Altered Neocortical Gene Expression, Brain Overgrowth and Functional Over-Connectivity in Chd8 Haploinsufficient Mice.
Suetterlin P., Hurley S., Mohan C., Riegman KLH., Pagani M., Caruso A., Ellegood J., Galbusera A., Crespo-Enriquez I., Michetti C., Yee Y., Ellingford R., Brock O., Delogu A., Francis-West P., Lerch JP., Scattoni ML., Gozzi A., Fernandes C., Basson MA.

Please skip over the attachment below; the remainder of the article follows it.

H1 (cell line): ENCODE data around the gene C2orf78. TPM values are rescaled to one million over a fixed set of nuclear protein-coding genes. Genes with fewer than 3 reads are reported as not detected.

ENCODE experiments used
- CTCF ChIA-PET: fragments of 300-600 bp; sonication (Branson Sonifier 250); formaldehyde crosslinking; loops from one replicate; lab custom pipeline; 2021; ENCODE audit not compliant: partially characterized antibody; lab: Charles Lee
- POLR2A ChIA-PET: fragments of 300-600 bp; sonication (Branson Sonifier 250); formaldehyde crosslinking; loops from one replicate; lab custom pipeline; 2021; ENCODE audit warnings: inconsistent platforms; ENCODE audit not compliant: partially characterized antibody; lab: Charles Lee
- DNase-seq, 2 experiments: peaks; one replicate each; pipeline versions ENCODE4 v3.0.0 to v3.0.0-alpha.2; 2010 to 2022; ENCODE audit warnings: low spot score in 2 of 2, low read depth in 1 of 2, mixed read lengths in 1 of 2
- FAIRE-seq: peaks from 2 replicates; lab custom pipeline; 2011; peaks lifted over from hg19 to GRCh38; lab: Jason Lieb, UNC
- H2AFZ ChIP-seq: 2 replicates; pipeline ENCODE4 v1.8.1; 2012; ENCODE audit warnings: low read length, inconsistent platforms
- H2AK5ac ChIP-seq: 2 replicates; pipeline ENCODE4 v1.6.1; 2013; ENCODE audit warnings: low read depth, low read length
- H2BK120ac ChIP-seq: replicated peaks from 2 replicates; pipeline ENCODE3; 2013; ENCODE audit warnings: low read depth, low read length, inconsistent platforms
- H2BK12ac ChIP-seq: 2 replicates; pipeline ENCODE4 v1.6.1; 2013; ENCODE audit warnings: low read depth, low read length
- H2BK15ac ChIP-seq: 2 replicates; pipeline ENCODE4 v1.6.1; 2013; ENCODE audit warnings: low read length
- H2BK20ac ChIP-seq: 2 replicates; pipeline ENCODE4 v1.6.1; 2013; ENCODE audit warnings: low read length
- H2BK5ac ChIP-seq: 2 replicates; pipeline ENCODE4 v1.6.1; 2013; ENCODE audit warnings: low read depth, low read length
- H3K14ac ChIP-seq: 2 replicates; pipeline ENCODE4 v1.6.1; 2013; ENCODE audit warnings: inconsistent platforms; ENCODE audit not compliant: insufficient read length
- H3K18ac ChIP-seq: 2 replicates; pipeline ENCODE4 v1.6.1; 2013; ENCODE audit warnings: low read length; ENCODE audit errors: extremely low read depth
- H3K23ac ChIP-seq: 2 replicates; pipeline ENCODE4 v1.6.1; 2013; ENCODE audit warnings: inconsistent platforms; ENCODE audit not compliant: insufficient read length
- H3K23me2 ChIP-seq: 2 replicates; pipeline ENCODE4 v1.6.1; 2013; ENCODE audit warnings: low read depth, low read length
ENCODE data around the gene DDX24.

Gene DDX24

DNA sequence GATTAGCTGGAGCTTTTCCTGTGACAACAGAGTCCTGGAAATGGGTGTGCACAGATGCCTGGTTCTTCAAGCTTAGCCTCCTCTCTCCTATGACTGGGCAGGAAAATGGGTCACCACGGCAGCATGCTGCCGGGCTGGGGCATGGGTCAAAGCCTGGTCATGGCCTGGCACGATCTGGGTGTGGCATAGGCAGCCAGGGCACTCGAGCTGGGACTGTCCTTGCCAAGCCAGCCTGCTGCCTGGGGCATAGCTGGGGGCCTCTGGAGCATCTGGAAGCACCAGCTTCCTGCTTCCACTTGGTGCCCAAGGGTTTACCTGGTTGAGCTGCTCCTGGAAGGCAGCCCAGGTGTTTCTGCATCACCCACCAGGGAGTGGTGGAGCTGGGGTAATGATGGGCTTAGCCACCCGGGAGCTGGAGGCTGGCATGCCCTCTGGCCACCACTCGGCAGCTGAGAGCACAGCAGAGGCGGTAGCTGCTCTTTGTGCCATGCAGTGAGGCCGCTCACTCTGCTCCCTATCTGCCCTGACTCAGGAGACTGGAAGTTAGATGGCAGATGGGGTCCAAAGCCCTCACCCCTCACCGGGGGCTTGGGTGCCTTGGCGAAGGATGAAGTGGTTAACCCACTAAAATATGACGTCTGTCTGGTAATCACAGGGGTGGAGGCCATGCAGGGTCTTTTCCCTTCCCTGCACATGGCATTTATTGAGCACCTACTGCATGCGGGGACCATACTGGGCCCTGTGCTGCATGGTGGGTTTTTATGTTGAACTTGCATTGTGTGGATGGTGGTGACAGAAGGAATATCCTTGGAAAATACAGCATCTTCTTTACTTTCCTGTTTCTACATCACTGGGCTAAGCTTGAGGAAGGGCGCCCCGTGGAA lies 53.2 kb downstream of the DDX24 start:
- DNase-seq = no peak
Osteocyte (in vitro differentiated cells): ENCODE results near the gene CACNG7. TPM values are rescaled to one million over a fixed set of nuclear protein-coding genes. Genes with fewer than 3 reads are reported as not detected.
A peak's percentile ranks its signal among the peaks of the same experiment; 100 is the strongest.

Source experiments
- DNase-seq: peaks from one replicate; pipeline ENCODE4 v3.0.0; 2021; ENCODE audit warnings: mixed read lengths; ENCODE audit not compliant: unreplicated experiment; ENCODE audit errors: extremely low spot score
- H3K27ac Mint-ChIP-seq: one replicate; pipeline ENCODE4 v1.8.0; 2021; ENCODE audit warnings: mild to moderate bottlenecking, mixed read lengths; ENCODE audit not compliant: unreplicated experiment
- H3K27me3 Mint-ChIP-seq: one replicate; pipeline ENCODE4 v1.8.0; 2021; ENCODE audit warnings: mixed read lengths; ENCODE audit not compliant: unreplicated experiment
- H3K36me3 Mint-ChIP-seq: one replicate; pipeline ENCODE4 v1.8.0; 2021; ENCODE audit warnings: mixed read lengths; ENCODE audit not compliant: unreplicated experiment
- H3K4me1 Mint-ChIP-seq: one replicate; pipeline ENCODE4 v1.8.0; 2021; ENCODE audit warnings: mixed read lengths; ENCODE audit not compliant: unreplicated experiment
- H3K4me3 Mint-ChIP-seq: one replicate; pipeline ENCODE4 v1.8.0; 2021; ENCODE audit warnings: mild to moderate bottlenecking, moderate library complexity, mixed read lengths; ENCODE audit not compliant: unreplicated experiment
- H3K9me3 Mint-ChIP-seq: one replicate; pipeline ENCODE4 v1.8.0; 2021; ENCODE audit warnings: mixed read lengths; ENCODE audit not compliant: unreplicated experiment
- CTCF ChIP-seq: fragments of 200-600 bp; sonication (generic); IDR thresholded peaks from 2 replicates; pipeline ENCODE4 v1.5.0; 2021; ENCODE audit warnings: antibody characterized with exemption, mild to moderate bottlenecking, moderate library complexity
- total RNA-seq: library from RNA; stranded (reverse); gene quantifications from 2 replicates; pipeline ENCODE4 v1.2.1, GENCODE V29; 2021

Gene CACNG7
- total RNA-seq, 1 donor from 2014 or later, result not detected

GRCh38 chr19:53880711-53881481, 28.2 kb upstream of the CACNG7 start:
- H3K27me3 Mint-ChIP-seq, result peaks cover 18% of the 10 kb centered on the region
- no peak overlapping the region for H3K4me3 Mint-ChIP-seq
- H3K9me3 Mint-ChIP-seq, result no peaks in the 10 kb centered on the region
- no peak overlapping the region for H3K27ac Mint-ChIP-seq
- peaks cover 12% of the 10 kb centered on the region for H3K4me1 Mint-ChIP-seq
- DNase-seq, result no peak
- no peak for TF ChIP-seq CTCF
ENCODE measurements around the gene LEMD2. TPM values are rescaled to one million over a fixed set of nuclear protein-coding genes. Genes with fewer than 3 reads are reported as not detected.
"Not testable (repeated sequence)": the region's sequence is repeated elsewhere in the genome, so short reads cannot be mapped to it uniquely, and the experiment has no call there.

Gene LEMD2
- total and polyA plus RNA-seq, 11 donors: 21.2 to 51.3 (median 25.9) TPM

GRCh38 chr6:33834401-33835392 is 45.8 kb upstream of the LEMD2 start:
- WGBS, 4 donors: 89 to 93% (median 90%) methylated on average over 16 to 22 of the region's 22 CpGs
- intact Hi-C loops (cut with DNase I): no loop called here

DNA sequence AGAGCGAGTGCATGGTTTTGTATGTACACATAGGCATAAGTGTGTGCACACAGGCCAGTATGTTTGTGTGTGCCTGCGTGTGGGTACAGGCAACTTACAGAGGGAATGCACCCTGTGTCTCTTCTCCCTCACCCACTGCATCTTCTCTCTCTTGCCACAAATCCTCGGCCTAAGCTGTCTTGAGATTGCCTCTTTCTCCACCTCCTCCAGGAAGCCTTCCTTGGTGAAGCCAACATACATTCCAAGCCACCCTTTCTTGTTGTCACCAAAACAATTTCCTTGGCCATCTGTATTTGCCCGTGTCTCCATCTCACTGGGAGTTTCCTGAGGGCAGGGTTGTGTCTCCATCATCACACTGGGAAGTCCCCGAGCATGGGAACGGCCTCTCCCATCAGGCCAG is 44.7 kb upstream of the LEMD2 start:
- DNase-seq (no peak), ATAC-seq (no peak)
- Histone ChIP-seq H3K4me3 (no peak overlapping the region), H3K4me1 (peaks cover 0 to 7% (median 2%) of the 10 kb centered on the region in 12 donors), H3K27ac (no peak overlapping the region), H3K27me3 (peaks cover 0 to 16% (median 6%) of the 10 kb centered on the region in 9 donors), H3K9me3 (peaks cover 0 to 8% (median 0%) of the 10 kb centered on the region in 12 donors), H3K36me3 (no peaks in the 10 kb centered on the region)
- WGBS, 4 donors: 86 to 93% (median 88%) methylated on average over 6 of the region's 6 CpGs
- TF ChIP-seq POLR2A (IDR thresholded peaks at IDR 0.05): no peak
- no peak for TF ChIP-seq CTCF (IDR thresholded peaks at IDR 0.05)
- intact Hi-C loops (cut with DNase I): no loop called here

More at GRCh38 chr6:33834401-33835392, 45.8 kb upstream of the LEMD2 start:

Truncating CHD8 mutations are amongst the highest confidence risk factors for autism spectrum disorder (ASD) identified to date. Here, we report that Chd8 heterozygous mice display increased brain size, motor delay, hypertelorism, pronounced hypoactivity, and anomalous responses to social stimuli. Whereas gene expression in the neocortex is only mildly affected at midgestation, over 600 genes are differentially expressed in the early postnatal neocortex. Genes involved in cell adhesion and axon guidance are particularly prominent amongst the downregulated transcripts. Resting-state functional MRI identified increased synchronized activity in cortico-hippocampal and auditory-parietal networks in Chd8 heterozygous mutant mice, implicating altered connectivity as a potential mechanism underlying the behavioral phenotypes. Together, these data suggest that altered brain growth and diminished expression of important neurodevelopmental genes that regulate long-range brain wiring are followed by distinctive anomalies in functional brain connectivity in Chd8+/- mice. Human imaging studies have reported altered functional connectivity in ASD patients, with long-range under-connectivity seemingly more frequent. Our data suggest that CHD8 haploinsufficiency represents a specific subtype of ASD where neuropsychiatric symptoms are underpinned by long-range over-connectivity.